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Discharge Instructions for Cardiomyopathy

Cardiomyopathy means that your heart muscle is not working as it normally should. The heart muscle may become enlarged, thickened, or rigid. This may result in the heart becoming weaker. This condition can make it harder to do things that may have been easy for you in the past. But with proper treatment and some lifestyle changes, you and your healthcare provider can help your heart do its job.

Home care

Work hard to cut the salt from your diet. Here are tips:

  • Limit canned, dried, packaged, and fast foods.

  • Don’t add salt to your food at the table.

  • Season foods with herbs instead of salt when you cook.

  • When you eat out, ask that the chef not add any salt to your dish.

  • Don't eat fried or greasy foods.

  • Be careful of bottled beverages. They can contain a lot of salt.

Also check the labels of over-the-counter medicines and supplements. They may be high in sodium. Ask your pharmacist or provider if you need help finding a low-salt product.

Be as active as you can. Ask your healthcare provider how to get started:

  • Simple activities such as walking or gardening can help.

  • Find activities you enjoy and make them a priority.

  • Cardiac rehab programs can help you reach your activity goals. You exercise while staff closely watches the stress on your heart. These programs may be covered by insurance.

Other tips for home care:

  • Limit how much fluid you have each day. Your healthcare provider will tell you how much is safe.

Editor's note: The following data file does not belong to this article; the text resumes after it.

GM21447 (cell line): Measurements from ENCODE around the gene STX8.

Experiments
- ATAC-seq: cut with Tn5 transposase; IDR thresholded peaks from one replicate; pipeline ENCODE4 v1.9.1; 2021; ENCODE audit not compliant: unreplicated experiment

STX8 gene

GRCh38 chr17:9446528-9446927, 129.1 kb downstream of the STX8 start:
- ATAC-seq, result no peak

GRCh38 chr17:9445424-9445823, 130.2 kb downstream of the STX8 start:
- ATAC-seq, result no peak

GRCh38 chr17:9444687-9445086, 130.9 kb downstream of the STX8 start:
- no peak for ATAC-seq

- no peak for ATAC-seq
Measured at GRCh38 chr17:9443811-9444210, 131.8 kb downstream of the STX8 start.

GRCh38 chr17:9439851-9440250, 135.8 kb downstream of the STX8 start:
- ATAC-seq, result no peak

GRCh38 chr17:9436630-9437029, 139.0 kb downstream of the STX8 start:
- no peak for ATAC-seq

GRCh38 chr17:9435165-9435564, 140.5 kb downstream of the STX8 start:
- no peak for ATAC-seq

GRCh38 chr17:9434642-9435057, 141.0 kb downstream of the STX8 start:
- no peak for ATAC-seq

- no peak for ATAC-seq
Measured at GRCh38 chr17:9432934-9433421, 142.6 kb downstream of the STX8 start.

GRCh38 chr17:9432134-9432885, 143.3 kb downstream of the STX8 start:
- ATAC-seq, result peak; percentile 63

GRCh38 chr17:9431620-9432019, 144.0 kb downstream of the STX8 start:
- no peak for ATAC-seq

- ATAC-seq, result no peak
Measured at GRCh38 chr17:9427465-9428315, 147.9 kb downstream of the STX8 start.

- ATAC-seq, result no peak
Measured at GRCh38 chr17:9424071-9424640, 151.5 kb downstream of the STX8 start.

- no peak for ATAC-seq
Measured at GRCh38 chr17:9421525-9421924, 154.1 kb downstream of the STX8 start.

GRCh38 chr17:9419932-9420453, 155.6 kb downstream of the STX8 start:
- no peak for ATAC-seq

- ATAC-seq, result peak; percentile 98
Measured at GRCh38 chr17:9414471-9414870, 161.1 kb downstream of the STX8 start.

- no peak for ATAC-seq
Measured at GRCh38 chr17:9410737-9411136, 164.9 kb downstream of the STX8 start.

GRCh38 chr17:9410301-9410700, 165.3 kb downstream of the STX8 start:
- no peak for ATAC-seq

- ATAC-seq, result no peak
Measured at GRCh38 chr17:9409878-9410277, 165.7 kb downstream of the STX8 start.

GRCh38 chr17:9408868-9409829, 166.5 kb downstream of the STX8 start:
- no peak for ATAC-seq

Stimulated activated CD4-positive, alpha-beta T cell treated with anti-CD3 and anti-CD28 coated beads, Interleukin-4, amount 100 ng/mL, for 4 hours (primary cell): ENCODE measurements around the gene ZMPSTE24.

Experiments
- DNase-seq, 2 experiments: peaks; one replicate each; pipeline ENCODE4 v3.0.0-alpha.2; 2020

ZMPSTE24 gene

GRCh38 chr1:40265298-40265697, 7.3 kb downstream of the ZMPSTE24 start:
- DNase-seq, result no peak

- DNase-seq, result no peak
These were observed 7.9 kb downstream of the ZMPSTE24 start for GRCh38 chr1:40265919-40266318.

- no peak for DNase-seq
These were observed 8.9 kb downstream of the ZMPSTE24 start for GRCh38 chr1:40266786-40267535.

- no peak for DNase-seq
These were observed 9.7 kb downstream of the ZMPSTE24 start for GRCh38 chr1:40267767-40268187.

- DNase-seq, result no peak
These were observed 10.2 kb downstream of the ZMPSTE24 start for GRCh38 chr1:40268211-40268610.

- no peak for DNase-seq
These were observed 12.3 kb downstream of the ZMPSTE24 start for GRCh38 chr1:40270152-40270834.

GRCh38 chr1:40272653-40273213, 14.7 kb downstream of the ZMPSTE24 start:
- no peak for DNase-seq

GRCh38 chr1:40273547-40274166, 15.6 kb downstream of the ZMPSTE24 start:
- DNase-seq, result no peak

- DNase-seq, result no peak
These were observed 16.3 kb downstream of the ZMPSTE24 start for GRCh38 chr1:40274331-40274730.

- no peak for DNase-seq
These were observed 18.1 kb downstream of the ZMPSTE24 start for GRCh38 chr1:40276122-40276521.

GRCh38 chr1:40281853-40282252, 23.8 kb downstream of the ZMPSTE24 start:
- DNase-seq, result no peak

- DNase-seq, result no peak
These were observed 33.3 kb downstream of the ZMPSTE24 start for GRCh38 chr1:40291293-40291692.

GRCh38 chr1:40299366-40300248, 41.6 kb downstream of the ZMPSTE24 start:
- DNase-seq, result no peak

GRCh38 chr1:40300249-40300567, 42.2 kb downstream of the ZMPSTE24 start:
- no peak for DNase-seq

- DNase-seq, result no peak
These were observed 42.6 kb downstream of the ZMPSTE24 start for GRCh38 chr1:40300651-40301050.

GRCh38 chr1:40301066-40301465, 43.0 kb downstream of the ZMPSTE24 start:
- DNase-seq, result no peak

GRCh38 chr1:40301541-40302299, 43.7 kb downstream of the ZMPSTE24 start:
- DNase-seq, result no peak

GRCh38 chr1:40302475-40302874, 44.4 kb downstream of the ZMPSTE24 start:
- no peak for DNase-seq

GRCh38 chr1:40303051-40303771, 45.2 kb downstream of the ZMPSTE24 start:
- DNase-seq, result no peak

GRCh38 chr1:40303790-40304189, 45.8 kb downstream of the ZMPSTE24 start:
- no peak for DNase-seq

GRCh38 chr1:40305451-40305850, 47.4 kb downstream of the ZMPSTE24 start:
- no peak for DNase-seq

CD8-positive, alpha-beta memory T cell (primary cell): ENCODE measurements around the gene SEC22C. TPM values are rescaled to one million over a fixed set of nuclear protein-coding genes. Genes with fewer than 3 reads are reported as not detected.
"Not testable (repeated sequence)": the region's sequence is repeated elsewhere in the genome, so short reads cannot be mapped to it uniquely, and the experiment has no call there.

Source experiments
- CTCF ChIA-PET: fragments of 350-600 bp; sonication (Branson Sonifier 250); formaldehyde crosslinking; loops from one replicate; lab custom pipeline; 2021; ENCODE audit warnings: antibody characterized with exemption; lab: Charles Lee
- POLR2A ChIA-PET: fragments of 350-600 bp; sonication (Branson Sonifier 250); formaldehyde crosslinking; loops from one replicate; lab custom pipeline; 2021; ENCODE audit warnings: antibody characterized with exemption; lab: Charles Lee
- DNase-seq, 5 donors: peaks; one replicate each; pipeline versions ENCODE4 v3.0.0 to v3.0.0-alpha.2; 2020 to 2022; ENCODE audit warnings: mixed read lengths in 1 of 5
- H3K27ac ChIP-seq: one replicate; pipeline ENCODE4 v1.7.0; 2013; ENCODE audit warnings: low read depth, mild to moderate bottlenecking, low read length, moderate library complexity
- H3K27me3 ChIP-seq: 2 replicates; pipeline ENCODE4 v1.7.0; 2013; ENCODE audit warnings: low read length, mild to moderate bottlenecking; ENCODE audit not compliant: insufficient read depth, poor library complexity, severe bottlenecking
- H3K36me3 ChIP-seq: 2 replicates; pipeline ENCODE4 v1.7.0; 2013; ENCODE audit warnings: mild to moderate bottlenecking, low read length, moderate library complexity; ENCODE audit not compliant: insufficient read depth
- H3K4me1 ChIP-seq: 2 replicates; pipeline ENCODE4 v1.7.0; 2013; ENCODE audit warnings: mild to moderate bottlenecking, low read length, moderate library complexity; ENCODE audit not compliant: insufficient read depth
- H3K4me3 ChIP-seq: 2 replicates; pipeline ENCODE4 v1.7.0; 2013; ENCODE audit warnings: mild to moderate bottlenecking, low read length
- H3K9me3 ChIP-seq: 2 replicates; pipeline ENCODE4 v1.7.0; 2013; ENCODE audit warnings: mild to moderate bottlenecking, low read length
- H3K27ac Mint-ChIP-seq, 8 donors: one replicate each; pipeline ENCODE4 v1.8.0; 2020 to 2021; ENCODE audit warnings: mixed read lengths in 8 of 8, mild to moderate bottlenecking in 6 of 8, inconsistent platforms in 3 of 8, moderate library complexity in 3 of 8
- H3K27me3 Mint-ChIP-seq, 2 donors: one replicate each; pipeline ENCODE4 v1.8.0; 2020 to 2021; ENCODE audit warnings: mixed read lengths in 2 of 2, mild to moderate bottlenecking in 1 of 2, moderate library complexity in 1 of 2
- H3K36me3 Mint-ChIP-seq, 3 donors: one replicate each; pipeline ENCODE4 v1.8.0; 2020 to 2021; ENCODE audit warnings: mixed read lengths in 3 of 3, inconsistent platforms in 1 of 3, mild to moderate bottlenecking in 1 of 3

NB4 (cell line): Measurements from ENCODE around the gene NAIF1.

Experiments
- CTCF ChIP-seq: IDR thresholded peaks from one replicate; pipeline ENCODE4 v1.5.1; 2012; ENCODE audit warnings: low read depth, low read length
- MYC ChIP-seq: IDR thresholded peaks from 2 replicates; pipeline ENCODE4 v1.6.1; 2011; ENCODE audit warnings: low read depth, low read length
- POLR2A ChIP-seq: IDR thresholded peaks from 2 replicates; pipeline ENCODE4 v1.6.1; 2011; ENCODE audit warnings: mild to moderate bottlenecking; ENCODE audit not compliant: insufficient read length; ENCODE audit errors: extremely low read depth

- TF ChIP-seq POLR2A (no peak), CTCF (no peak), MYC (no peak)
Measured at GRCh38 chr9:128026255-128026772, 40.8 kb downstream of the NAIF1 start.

• If you smoke, break the smoking habit. Enroll in a stop-smoking program to improve your chances of success. Join smoking cessation support groups or ask your healthcare provider about nicotine replacement products or medicines to help.

  • Take your medicines exactly as directed. Don’t skip doses. Don’t stop taking your medicines without talking to your healthcare provider first.

  • Some over-the-counter medicines and herbal supplements can increase your heart rate or blood pressure. This can put extra stress on your heart. Check with your pharmacist or healthcare provider to see if products are heart-safe and won't interact with other medicines you take.

  • Visit your healthcare provider regularly. Mention any problems with your treatment plan. Together you can find a plan that works for you.

  • Weigh yourself at the same time each day. The best time is in the morning after you wake up and after peeing. Wear the same clothing each time. Keep a written record of your daily weight.

  • Eliminate or limit how much alcohol you drink. Too much alcohol is bad for the heart.

Follow-up care

Make a follow-up appointment as advised.

When to call your healthcare provider

Call your healthcare provider right away if you have any of the following:

  • You gain more than 2 pounds in 1 day, more than 5 pounds in 1 week, or whatever weight gain you were told to report by your healthcare provider.

  • New or increased swelling in your hands, feet, or ankles

Call 911

Call 911 if any of the following occur:

  • New or increased chest pain that doesn't get better with medicine

  • New or increased shortness of breath

  • Weakness in the muscles of your face, arms, or legs

  • Trouble speaking

  • Rapid pulse or pounding heartbeat

  • Fainting, or feeling dizzy or lightheaded

Online Medical Reviewer: Ronald Karlin MD
Online Medical Reviewer: Stacey Wojcik MBA BSN RN
Online Medical Reviewer: Steven Kang MD
Date Last Reviewed: 3/1/2022
© 2000-2024 The StayWell Company, LLC. All rights reserved. This information is not intended as a substitute for professional medical care. Always follow your healthcare professional's instructions.
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